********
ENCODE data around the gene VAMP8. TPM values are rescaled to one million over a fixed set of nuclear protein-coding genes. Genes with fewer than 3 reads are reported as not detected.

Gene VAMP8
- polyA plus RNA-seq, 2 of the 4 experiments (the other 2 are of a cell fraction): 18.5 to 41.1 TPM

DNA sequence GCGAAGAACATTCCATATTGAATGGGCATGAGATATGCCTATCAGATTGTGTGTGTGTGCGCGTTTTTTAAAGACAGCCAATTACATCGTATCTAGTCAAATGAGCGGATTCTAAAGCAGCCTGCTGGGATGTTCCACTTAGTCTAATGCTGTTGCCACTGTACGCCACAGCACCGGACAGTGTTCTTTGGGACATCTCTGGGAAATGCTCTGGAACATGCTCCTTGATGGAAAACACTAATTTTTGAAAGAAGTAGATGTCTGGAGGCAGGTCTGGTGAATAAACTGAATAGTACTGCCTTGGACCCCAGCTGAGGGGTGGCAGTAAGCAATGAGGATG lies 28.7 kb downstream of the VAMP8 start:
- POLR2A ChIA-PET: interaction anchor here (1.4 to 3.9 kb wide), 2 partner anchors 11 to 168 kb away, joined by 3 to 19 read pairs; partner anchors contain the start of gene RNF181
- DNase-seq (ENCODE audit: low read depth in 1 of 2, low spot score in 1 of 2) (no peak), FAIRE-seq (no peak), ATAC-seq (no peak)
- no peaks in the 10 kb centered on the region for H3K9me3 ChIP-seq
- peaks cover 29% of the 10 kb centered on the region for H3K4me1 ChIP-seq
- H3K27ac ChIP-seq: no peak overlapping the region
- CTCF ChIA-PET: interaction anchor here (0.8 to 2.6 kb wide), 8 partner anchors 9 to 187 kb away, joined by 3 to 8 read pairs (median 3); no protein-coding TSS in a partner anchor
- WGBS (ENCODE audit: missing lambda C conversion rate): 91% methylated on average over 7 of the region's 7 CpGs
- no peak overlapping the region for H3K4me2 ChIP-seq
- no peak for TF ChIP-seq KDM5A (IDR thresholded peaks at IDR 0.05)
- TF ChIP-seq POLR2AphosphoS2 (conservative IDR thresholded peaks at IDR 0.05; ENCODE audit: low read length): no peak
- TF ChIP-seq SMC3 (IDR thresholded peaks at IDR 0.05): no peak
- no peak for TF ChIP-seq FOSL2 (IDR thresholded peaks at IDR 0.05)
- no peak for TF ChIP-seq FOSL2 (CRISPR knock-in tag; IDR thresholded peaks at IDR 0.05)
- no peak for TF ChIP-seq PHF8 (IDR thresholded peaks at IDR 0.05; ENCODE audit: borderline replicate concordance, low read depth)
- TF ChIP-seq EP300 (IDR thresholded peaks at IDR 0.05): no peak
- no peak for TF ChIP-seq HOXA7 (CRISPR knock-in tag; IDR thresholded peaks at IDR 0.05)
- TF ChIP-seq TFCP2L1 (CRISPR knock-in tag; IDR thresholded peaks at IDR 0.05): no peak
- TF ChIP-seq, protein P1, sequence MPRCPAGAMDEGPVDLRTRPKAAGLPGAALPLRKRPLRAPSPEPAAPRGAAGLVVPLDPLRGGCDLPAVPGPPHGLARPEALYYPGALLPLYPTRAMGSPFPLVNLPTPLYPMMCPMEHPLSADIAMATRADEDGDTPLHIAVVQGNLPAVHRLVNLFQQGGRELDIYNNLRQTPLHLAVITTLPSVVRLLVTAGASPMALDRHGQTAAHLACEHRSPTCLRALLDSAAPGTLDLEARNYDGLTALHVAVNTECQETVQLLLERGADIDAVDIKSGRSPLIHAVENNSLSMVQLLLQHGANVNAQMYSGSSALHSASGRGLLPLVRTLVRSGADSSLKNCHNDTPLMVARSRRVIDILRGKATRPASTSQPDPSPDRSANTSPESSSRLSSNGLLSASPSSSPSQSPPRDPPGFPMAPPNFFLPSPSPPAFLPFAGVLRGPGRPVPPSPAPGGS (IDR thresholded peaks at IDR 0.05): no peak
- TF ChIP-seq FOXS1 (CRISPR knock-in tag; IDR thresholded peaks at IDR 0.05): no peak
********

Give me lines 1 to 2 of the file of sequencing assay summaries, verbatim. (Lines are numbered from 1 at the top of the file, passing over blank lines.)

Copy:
ENCODE data around the gene VAMP8. TPM values are rescaled to one million over a fixed set of nuclear protein-coding genes. Genes with fewer than 3 reads are reported as not detected.

Gene VAMP8